Launch teams at the Kennedy Space Center in Florida spent a final full day of preparations ahead of Monday’s planned liftoff of NASA’s giant next-generation rocket on its debut test flight, kicking off the agency’s Artemis moon-to-Mars program 50 years after the end of the Apollo era.
NASA officials said on Sunday that all systems appeared “go” for liftoff, and weather forecasts called for an 80% chance of favorable conditions at the top of Monday’s two-hour launch window, starting at 8:33 a.m. EDT (1233 GMT), diminishing to 60% toward the end of that period.
If the countdown clock is halted for any reason, NASA has set Sept. 2 and Sept. 5 as potential backup launch dates.
“Everything to date looks good from a vehicle perspective,” said Jeff Spaulding, senior NASA test director for the landmark mission, called Artemis I. “We are excited, the vehicle is ready, it looks great.”
Although lightning rods at the launch site were struck during a storm on Saturday, Spaulding said he has not “seen anything on the ground systems that give us any concerns.” NASA said there was no damage to the spacecraft or launch facilities.
The Space Launch System (SLS) rocket is set to propel an uncrewed capsule named Orion around the moon and back on a six-week test flight designed to put both vehicles through their paces before flying astronauts in a subsequent mission targeted for 2024. The SLS-Orion combo, standing 322 feet (98 meters) tall, form the centerpiece of the U.S. space agency’s successor to the Apollo moon program of the 1960s and 1970s.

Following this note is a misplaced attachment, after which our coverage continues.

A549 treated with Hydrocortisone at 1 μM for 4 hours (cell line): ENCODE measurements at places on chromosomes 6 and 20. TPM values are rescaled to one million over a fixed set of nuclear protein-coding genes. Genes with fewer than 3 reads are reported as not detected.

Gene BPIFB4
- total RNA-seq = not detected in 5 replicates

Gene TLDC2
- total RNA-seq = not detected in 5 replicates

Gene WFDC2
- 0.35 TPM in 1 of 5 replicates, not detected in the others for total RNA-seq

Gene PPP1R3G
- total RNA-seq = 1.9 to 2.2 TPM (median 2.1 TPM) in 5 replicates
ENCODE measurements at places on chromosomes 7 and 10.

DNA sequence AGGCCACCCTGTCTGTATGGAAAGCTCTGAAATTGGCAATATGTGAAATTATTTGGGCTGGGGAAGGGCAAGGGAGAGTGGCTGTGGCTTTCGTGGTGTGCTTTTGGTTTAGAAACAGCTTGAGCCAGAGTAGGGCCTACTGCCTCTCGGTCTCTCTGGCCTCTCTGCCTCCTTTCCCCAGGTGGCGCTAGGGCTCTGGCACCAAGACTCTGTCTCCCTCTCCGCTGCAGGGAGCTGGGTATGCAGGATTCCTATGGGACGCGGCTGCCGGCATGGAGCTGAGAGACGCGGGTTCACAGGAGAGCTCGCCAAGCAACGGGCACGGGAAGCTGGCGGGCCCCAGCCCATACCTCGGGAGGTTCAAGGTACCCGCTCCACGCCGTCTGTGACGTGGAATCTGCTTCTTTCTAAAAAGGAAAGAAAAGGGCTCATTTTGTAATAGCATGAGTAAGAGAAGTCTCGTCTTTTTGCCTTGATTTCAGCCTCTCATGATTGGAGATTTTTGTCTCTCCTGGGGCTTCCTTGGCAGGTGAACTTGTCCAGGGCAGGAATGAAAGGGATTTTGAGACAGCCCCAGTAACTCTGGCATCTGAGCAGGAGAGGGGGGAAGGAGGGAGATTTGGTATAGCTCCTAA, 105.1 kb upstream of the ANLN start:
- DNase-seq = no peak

Billed as the most powerful, complex rocket in the world, the SLS represents the biggest new vertical launch system NASA has built since the Saturn V flown for Apollo, which grew out of the U.S.-Soviet space race of the Cold War era.
If the first two Artemis missions succeed, NASA is aiming to land astronauts back on the moon, including the first woman to set foot on the lunar surface, as early as 2025, though many experts believe that time frame is likely to slip by a few years. The last humans to walk on the moon were the two-man descent team of Apollo 17 in 1972, following in the footsteps of 10 other astronauts during five earlier missions beginning with Apollo 11 in 1969.
The Artemis program seeks to eventually establish a long-term lunar base as a stepping stone to even more ambitious astronaut voyages to Mars, a goal that NASA officials have said will probably take until at least the late 2030s to achieve.
SLS has been under development for more than a decade, with years of delays and cost overruns. But the Artemis program also has generated tens of thousands of jobs and billions of dollars in commerce under the primary contractors Boeing Co for SLS and Lockheed Martin Corp for Orion.
One issue NASA officials were eyeing on Sunday before the maiden flight of SLS concerned a potential – but minor – helium leak in launch pad equipment, though Spaulding told reporters during a launch-eve news conference that he did not expect any technical show-stoppers to the countdown.
“This is a test flight, remember that,” NASA chief Bill Nelson said in a Reuters interview that was interrupted by an unexpected phone call from U.S. Vice President Kamala Harris, who will be in Florida to see the rocket launch in person.
“She’s excited!” Nelson said after the call.
(This story has not been edited by LOKJANTA STAFF staff and is auto-generated from a syndicated feed.)